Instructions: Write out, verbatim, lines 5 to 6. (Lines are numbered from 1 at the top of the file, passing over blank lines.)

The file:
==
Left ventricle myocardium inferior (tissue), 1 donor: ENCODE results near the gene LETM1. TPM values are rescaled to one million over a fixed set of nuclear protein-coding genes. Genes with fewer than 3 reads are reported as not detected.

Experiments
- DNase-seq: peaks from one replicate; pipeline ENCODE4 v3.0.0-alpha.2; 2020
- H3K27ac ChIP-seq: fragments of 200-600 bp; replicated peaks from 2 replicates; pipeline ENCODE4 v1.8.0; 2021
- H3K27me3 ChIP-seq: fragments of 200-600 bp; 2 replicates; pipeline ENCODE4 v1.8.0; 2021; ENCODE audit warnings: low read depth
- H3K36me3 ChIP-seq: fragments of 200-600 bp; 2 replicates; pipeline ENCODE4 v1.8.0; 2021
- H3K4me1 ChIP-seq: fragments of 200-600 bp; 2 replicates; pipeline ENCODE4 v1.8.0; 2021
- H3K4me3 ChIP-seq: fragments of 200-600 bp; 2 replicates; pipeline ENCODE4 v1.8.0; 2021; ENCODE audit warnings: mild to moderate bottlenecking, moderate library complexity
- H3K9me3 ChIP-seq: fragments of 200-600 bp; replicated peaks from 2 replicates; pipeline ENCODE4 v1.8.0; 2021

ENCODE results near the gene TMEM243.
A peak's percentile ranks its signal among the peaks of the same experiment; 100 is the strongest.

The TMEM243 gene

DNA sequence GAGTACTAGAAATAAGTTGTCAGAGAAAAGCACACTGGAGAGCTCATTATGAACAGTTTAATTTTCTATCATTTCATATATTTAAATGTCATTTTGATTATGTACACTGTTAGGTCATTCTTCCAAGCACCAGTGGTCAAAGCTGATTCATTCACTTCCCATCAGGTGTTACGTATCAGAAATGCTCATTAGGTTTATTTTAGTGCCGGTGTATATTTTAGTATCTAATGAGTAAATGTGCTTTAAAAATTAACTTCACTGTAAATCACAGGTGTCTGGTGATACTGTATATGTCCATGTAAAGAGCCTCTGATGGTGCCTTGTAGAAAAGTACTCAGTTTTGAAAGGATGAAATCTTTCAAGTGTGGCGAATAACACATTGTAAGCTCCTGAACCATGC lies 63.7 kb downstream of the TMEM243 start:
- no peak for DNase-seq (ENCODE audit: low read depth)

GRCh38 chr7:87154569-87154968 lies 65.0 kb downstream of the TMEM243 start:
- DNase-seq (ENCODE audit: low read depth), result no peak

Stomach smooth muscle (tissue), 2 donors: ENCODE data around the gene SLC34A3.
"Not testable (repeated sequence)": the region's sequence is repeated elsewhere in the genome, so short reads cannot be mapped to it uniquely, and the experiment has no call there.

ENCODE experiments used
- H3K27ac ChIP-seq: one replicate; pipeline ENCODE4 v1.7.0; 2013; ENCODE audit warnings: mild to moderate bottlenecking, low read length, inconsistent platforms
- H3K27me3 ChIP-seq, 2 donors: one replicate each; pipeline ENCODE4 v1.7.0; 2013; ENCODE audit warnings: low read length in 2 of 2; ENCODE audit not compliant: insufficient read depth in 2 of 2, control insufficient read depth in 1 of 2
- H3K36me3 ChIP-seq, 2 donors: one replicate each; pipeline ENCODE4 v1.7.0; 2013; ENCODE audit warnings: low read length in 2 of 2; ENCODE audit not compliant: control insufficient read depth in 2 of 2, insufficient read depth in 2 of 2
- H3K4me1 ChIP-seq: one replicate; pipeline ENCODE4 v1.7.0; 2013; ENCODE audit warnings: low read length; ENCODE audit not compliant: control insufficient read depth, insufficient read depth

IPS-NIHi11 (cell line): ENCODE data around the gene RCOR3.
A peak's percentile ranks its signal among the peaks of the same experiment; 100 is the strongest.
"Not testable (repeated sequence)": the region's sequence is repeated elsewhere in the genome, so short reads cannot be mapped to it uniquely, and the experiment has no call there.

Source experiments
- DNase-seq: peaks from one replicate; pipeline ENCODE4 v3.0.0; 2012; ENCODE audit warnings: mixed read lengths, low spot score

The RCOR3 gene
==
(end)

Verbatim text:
- H3K27me3 ChIP-seq: fragments of 200-600 bp; 2 replicates; pipeline ENCODE4 v1.8.0; 2021; ENCODE audit warnings: low read depth
- H3K36me3 ChIP-seq: fragments of 200-600 bp; 2 replicates; pipeline ENCODE4 v1.8.0; 2021